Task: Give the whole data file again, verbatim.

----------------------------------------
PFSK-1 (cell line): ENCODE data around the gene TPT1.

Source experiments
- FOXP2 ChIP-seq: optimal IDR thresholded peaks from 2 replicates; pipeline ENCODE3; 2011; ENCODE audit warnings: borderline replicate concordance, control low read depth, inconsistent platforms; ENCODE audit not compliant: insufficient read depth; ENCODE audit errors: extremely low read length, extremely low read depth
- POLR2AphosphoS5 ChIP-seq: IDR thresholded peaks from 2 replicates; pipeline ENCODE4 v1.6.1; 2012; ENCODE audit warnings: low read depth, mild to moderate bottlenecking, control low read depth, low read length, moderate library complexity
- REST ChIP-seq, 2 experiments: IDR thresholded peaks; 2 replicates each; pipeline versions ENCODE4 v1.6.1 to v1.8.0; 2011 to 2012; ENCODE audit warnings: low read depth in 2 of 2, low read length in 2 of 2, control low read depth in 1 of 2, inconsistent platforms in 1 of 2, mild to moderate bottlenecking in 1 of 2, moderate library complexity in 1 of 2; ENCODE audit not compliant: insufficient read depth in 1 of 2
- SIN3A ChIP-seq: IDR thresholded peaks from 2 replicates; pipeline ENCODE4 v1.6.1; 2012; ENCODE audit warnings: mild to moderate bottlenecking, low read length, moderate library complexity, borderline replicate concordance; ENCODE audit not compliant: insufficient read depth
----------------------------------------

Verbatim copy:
PFSK-1 (cell line): ENCODE data around the gene TPT1.

Source experiments
- FOXP2 ChIP-seq: optimal IDR thresholded peaks from 2 replicates; pipeline ENCODE3; 2011; ENCODE audit warnings: borderline replicate concordance, control low read depth, inconsistent platforms; ENCODE audit not compliant: insufficient read depth; ENCODE audit errors: extremely low read length, extremely low read depth
- POLR2AphosphoS5 ChIP-seq: IDR thresholded peaks from 2 replicates; pipeline ENCODE4 v1.6.1; 2012; ENCODE audit warnings: low read depth, mild to moderate bottlenecking, control low read depth, low read length, moderate library complexity
- REST ChIP-seq, 2 experiments: IDR thresholded peaks; 2 replicates each; pipeline versions ENCODE4 v1.6.1 to v1.8.0; 2011 to 2012; ENCODE audit warnings: low read depth in 2 of 2, low read length in 2 of 2, control low read depth in 1 of 2, inconsistent platforms in 1 of 2, mild to moderate bottlenecking in 1 of 2, moderate library complexity in 1 of 2; ENCODE audit not compliant: insufficient read depth in 1 of 2
- SIN3A ChIP-seq: IDR thresholded peaks from 2 replicates; pipeline ENCODE4 v1.6.1; 2012; ENCODE audit warnings: mild to moderate bottlenecking, low read length, moderate library complexity, borderline replicate concordance; ENCODE audit not compliant: insufficient read depth